Catherine Kwon

She took the small, white pill. She looked at his pleading face, so large and angular, and hoped it would start to shift around in her eyes. It did not. This was not one of those pills, one that would mutilate anything outside of her. The pill was meant to scrape out a mistake, a liquid exchange he wanted to take back. He stayed perfectly still, tank-like, until she swallowed.

The room was small and undecorated and he had brought her a small banana yogurt to eat. This was an essential step of the pill-taking process. The banana yogurt had to be eaten, all of it had to be inside her, coating her insides like some housing plaster. Building up floors inside her. With her first spoonful, she felt it clinging to her jaw, hanging there with a sort of chemically sweet claw. She sat the spoon back down.

He left for class, a military history lecture, and told her he would rush back if she called and was throwing up or feverish or any of the other possible bodily horrors printed on the pill box. But only for that.

What if I call you just because I want you to rush back to me? she asked. What if I urgently want you to peer at me, from a great distance? He said no. He said: only call if there is puke in the toilet.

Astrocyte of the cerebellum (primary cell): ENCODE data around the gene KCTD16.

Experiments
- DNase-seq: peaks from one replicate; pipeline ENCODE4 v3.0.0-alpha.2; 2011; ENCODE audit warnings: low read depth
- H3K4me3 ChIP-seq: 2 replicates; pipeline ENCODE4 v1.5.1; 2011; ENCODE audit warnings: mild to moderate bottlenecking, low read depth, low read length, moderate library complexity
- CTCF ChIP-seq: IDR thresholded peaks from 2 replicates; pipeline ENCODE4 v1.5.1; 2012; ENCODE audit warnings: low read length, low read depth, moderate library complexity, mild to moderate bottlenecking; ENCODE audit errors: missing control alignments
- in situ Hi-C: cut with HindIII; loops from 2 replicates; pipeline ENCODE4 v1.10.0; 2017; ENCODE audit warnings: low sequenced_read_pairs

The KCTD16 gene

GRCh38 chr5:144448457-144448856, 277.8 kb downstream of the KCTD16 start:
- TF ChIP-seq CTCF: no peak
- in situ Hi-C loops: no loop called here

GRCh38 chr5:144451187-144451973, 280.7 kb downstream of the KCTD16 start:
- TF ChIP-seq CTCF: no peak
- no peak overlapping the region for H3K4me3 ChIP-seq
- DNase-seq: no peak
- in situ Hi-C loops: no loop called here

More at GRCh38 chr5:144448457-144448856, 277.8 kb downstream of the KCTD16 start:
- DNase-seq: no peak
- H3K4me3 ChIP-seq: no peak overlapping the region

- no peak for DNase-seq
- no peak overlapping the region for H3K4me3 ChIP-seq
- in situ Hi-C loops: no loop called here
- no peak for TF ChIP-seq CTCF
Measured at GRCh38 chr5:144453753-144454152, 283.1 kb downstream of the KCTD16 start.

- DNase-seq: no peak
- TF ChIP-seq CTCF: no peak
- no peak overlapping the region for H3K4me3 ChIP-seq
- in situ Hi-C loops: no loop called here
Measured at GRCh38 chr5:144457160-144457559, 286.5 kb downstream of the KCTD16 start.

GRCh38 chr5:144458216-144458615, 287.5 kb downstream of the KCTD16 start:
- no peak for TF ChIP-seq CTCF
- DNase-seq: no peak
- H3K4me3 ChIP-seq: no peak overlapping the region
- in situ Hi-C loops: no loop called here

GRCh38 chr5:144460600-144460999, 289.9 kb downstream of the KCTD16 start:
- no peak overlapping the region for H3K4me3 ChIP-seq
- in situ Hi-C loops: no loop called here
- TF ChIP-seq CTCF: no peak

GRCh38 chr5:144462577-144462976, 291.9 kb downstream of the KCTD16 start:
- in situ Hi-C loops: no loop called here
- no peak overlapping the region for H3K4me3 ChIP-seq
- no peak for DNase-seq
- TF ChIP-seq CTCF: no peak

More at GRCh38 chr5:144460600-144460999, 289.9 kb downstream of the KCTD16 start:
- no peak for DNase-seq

She nodded like a soldier. She sat and tapped her foot and thought about throwing up the pill. Maybe it would feel like a great, important change. Like a werewolf, a growing-odd from within. Coursing through her body, there was an unnatural addition of a natural thing. She had added a masculine component, blocked a feminine course. She was altering the very make-up of herself, forcing blood out. Forcing everything out, at once. A military excavation. Maybe the pill had reached the very center of herself. Maybe the pill had started stripping her walls, her extra floors, crashing her elevators.

She was going out. She was not going to hold herself captive to that pill, that crusting banana yogurt, that bare room. She was going to get herself a proper breakfast, eggs and sugared bread and strawberries with a mound of whipped cream poised on top. He had given her that artificial paste, that banana yogurt, maybe because he hadn’t wanted the pill to work. Maybe he didn’t want it to go down all the way. Maybe he wanted her to protect his mistaken exchange, to document it, to inscribe it into herself. She would spite him. That pill would dissolve into her very fiber. That pill would expand its contents all the way into her feet. That pill would war with the feminine procedures of her insides and it would win. It would defy procedure. It would create new filing systems inside her, create new specifications for her interior. That pill would reupholster the old leather of herself, put down blue velvet.

She got dressed in a silk olive-colored dress. She would be uniform today. Regimented. She put her hair in a low bun. And then stepped outside, not even putting away the yogurt-covered spoon, the pill box. She liked them sitting there on the table, something for him to tend to when he returned. Non-urgent, like houseplants.